Albert Einstein was wrong.
That’s the message from University of Oregon physicist Eric Corwin. Together with his brother Ivan, a mathematician at Columbia University, Corwin is setting out to demonstrate why Einstein’s model of diffusion, a theory describing the movement of particles, does not accurately predict how some particles behave in the real world. The three-year project is funded by a $1 million grant from the W.M. Keck Foundation.
“Telling people that Einstein was wrong about diffusion is the kind of thing that crackpots say. It’s like me telling you that mountain you see over there is not a mountain,” Corwin said. “But diffusion is a model, and we think it's probably got some limitations.”
Corwin said the model of diffusion is so widely accepted that it’s often seen as indistinguishable from the actual observable phenomenon, rather than a simplified theoretical model.
Even so, Corwin said Einstein’s model is beautiful in its simplicity. Created more than 100 years ago, it helped statistically describe seemingly random occurrences such as the motion of dust floating in the air or pollen on water and has been applied countless times to successfully model disparate systems.
But, Corwin said, it fails to predict the behavior of outlier particles, those that have moved the fastest and the farthest from their starting points, which Corwin calls “extreme diffusion.”
To explain the concept, Corwin describes a single bead of ink dropped into a glass of water, but without the usual forces acting upon it, such as water flow. Once suspended in liquid, the molecules in the ink will individually move at random, but statistically they will move in certain reproducible ways.
Einstein’s model predicts that every molecule is moving independently on its own merry way, taking its own “random walk.” As Corwin describes it, it’s as if every molecule were repeatedly flipping a coin to decide whether to move forward or backward.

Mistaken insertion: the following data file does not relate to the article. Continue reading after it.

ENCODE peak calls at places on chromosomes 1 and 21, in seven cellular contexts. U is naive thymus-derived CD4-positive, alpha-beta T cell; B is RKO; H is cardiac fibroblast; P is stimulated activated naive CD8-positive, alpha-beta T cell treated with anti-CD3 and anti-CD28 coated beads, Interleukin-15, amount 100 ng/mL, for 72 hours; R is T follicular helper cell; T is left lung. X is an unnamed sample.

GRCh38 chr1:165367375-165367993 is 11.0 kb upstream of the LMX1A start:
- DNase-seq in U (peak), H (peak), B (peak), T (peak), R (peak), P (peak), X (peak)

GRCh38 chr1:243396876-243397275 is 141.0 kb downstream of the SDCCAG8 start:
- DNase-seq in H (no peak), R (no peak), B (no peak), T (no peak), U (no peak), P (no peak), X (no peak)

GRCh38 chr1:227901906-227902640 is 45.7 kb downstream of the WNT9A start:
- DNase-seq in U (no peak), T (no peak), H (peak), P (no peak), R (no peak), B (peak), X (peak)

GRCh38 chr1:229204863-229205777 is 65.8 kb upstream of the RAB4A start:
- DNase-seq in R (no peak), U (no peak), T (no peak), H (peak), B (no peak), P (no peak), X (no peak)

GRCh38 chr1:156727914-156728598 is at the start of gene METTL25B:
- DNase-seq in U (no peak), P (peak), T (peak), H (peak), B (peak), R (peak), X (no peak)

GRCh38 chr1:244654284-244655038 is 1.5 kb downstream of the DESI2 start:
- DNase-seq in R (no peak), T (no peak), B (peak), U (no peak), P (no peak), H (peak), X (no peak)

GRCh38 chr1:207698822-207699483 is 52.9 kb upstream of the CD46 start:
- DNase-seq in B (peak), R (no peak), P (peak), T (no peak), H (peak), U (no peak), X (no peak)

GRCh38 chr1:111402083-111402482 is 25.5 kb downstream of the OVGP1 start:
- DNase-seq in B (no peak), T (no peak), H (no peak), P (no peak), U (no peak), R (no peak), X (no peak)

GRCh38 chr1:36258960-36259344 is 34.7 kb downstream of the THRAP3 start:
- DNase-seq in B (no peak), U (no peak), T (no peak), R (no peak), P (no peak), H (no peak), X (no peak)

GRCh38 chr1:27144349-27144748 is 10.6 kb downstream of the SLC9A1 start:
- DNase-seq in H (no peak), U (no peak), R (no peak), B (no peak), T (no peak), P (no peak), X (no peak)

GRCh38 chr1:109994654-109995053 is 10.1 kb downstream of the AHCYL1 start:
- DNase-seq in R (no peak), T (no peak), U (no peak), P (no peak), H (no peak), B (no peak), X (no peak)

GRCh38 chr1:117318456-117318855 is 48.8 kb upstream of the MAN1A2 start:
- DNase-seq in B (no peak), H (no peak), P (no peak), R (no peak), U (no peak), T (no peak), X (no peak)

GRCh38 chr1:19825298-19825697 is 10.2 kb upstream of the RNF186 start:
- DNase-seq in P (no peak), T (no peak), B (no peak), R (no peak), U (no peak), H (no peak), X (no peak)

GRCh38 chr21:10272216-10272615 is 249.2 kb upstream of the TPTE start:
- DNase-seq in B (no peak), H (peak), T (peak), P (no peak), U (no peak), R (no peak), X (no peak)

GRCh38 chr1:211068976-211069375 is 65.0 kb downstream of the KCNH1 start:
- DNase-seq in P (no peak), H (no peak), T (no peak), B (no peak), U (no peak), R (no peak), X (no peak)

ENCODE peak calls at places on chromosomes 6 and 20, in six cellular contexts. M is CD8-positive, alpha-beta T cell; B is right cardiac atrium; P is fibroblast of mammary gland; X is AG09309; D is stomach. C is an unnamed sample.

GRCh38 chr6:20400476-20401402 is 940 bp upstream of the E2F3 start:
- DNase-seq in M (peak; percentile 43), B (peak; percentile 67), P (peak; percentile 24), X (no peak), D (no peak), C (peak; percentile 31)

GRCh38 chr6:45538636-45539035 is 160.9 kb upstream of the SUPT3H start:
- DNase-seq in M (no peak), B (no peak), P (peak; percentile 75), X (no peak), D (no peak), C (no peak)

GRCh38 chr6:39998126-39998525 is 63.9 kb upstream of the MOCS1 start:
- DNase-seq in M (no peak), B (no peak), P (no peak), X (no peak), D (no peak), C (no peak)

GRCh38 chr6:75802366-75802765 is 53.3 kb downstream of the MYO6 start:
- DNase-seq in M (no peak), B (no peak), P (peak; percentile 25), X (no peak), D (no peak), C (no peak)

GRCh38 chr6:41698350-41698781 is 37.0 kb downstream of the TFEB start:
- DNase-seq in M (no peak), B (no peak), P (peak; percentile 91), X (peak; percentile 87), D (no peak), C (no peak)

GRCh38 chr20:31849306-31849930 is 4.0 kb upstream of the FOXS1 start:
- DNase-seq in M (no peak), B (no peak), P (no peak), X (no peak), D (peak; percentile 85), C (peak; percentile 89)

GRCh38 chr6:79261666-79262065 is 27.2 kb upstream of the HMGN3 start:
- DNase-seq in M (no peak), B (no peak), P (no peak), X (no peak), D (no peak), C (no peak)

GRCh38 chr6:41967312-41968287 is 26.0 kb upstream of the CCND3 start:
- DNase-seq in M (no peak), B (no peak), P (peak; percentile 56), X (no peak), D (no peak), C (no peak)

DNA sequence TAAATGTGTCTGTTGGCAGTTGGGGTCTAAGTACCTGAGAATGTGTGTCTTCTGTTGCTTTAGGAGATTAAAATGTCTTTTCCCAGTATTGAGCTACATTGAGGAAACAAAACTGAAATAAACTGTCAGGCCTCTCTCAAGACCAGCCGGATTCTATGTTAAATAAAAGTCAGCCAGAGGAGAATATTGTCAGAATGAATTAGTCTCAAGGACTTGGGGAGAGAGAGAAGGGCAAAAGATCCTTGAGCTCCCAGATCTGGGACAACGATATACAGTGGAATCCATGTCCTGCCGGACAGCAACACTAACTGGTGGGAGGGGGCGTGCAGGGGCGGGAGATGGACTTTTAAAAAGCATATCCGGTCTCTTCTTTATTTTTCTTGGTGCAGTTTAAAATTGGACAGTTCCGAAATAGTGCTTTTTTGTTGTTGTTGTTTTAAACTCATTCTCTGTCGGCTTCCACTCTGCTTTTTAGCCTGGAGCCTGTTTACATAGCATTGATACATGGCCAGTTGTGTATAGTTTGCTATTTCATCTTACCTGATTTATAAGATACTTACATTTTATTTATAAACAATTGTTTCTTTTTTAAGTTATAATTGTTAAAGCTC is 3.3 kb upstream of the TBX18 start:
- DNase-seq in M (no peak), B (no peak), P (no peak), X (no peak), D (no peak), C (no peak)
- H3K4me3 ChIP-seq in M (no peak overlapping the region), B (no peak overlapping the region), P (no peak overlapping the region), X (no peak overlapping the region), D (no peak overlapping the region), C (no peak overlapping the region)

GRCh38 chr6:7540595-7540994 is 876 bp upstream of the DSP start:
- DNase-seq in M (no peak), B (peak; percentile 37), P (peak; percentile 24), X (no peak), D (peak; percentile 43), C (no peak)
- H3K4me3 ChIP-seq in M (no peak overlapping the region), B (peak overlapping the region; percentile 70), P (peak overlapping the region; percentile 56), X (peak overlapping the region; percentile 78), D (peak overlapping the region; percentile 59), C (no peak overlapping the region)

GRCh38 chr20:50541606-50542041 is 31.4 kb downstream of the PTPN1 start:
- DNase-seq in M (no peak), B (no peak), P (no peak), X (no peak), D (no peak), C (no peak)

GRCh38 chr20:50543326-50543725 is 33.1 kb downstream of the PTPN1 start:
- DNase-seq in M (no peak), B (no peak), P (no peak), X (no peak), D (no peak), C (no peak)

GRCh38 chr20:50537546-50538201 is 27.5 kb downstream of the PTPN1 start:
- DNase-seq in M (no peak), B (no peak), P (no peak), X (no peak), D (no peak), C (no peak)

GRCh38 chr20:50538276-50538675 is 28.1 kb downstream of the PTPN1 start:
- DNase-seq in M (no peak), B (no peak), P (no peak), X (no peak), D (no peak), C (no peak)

By understanding one random walk, the theory goes, you can forecast the randomness occurring over and over again and predict how a huge number of molecules behave.
But molecules don’t behave completely independently, Corwin said. In the case of the ink drop, water has viscosity and when one water molecule moves, it drags the other molecules around it. If the molecules are moving together, they are correlated and the behavior of 10 of them should be different than the behavior of 1,000,000 of them.
Corwin and his team hope to demonstrate, both experimentally and theoretically, that microscopic correlations can result in radically different behavior on the part of fast and far-moving outlier particles.
The initial idea for the project grew out of a series of conversations several years ago between Corwin and his brother about diffusion and disordered materials. That led to several research proposals being submitted and rejected by major funding agencies, followed by the successful submission to the W.M. Keck Foundation, a philanthropic entity with a reputation for taking chances on research that challenges existing paradigms.
The research has three main goals. The first is to perform an experimental measurement of outliers in diffusion that will largely be carried out in Corwin’s lab. The team will conduct diffusion experiments in thin capillaries filled with fluid and either floating microspheres or fluorescent dyes, as well as in two- and three-dimensional systems of photons diffusing through a scattering medium. Additionally, they will conduct large-scale numerical computer simulations.
Corwin’s brother Ivan and his team at Columbia will be largely responsible for the second part of the project, developing a theoretical framework to predict how correlations influence the behavior of outliers. The final aim will be to synthesize the experimental results with the theoretical predictions. This “real world” version of diffusion will lead to a new “extreme diffusion coefficient” that promises to reveal previously unseen information about our environment.
Just as Einstein’s diffusion coefficient describes movement for the majority of particles, the Corwins’ extreme diffusion coefficient will describe the outlier behavior of diffusion. The team hopes these previously unseen and unknown phenomena will provide new knowledge that can be applied to everything from epidemiology to economics and could help answer questions such as how far and fast a virus can spread or how large an area of tissue to remove to effectively excise cancer cells.
“Our world is fueled by outliers,” Corwin said. “Information in signals is carried by the leading edge, pandemics are spread by the first infection to enter a region, extremes precipitate action. That’s true in physical and biological contexts, but also in a social and economic contexts. Having a better understanding of how these outliers move should allow us to better understand the world.”
—By Lewis Taylor, University Communications